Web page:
In the UK, people have never formed a habit of taking out protection insurance, despite its importance as the cornerstone of financial planning.
It is certainly not something that most people do as a matter of course. To change the buying habits of a nation, the industry needs to make buying protection a habit, something that virtually everyone does. But the buying public won’t do this unless those they seek advice from also make a habit of talking about it to them.
Often protection is only considered when taking advice on another financial decision such as taking out a mortgage. And then it is often a secondary consideration that many people decide can be done later, when they have more time to think about it.
But once the mortgage is arranged and the new home moved into, other things become more important and the need for protection is constantly put on the back burner to be done another day
And it is not just clients who are deciding to delay the purchase.
I have spoken to some advisers who say that following the upturn in the housing market they are too busy arranging mortgages to spend time arranging protection for their clients. The problem is if advisers fall out of the habit of talking about protection, it will never get done.
Buying a home is expensive business and most people will have stretched their finances almost to breaking point, leaving them with very little, if anything, in the way of savings.
If someone found themselves out of work because of an illness or accident there would be no financial safety net to fall back on. A few months off work, perhaps on a reduced income, can quickly see people start to struggle.
Income protection addresses a common risk, as people are more likely to have time off work than they are to suffer a critical illness or die during their working lives, yet is one of the least sold products. As the most likely risk to materialise it really should be the first that is protected against.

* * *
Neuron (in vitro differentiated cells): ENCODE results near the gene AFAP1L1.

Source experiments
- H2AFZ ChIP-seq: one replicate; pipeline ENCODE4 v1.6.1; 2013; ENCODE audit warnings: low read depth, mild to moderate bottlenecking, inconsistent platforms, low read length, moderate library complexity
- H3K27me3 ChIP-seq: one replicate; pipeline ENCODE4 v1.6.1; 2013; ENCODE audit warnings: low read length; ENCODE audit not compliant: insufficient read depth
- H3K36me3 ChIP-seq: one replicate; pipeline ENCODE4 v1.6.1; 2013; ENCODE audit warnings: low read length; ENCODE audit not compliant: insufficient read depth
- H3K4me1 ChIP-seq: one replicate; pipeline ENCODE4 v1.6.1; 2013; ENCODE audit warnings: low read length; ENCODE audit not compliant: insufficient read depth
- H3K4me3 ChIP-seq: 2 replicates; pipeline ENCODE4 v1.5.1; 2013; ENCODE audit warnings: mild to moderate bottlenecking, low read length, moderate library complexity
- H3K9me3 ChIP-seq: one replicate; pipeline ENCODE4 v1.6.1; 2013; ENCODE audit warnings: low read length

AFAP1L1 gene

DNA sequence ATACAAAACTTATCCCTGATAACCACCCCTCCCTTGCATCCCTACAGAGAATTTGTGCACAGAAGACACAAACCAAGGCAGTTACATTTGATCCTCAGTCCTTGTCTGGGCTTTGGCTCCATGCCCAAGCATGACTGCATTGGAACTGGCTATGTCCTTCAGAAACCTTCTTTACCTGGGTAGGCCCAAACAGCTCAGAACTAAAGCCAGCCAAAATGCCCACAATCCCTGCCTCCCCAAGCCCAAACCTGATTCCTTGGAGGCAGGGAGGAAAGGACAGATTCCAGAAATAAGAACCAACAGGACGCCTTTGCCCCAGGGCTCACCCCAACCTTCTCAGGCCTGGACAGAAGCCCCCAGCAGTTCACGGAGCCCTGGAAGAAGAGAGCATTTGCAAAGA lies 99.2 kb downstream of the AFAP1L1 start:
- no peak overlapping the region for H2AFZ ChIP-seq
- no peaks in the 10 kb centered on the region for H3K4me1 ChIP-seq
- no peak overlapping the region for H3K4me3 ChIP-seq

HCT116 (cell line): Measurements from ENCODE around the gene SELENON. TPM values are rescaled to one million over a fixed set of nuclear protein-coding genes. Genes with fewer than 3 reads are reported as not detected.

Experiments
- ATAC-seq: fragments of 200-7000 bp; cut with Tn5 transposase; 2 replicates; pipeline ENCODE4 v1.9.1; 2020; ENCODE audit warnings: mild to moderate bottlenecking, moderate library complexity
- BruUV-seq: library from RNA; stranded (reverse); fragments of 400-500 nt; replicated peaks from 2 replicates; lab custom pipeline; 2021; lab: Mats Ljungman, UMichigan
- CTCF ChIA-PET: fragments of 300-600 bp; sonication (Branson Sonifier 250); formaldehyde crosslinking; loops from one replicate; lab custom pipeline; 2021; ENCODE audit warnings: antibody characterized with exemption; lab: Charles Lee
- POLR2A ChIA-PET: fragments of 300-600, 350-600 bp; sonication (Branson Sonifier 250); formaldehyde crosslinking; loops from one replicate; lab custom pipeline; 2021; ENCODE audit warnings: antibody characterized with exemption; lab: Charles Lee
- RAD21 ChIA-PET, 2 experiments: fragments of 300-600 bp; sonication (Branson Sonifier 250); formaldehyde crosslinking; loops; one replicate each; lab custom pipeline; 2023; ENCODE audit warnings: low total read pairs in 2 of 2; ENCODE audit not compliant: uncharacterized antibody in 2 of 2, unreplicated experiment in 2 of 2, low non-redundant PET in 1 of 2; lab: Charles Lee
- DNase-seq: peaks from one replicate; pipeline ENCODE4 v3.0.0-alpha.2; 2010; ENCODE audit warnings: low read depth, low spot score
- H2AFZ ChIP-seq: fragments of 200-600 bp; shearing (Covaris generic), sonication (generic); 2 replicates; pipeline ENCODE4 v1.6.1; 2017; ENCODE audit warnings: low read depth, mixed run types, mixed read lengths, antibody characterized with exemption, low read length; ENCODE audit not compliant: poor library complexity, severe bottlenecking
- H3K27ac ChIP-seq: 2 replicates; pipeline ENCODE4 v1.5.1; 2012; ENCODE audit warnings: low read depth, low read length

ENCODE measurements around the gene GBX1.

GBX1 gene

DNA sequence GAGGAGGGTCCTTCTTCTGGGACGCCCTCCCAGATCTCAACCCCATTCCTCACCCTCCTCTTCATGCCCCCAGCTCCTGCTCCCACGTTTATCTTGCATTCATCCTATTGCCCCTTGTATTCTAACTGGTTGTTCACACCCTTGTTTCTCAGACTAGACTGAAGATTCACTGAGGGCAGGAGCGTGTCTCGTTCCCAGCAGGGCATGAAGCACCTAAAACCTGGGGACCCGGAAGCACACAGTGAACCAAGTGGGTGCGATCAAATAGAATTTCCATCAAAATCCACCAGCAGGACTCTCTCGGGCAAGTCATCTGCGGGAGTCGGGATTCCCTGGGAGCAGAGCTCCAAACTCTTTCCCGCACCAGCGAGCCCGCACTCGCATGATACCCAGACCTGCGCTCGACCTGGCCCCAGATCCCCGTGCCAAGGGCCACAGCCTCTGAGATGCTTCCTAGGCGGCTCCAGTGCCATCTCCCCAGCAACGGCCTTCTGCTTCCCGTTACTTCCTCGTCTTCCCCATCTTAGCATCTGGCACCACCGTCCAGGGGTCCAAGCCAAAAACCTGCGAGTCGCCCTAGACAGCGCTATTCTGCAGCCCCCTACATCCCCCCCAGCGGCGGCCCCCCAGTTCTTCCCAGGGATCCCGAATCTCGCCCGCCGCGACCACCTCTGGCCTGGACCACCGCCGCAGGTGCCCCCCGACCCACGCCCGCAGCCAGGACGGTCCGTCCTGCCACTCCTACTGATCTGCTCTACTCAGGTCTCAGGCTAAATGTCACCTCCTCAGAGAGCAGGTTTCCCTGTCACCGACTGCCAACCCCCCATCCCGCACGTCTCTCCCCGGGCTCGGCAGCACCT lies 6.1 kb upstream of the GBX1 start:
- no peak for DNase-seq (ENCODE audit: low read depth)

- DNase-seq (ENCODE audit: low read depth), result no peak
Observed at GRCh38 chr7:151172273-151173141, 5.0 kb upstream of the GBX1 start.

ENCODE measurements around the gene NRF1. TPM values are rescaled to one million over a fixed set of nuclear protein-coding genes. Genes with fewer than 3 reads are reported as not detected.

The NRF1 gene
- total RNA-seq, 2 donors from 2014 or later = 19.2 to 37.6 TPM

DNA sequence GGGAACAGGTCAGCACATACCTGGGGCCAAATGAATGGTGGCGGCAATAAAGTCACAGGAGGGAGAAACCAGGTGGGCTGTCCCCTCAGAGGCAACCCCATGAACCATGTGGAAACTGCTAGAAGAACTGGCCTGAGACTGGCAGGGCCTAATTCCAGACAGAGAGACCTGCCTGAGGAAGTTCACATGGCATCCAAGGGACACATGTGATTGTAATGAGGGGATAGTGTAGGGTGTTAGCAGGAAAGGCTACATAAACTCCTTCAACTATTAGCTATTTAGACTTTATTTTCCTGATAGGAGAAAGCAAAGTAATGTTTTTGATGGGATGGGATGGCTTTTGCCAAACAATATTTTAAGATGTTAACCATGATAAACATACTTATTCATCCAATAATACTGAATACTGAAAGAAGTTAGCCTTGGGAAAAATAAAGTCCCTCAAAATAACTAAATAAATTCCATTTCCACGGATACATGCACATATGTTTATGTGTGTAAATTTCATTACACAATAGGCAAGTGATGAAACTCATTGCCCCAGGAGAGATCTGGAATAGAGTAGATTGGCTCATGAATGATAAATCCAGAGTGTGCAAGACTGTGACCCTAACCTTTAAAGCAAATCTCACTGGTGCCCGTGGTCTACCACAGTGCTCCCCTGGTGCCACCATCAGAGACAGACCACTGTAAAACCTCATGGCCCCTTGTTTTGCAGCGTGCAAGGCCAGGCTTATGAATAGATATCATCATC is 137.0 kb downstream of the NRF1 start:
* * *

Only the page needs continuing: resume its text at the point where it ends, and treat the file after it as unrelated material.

Yet the habit that many advisers have when they do mention protection in connection with a mortgage, is to talk about the need to make sure the mortgage is paid off if the client dies or suffers a critical illness. As a result most people buy life and critical illness cover when taking out a mortgage. Comparatively few people receive a recommendation for income protection.
Last year was a year of innovation for income protection. New products were launched and existing products were changed and this is likely to continue in 2014.
The main providers also published claims statistics for the first time, although the ABI is still working on a consistent standard on how these statistics should be calculated. This can only be a good thing and should help advisers change the perception that most protection plans never pay out.
But we need to do more. Ultimately, the buying public will only become interested in income protection if advisers make a habit of talking about it with clients.
Ian Smart is head of product development & technical support at Bright Grey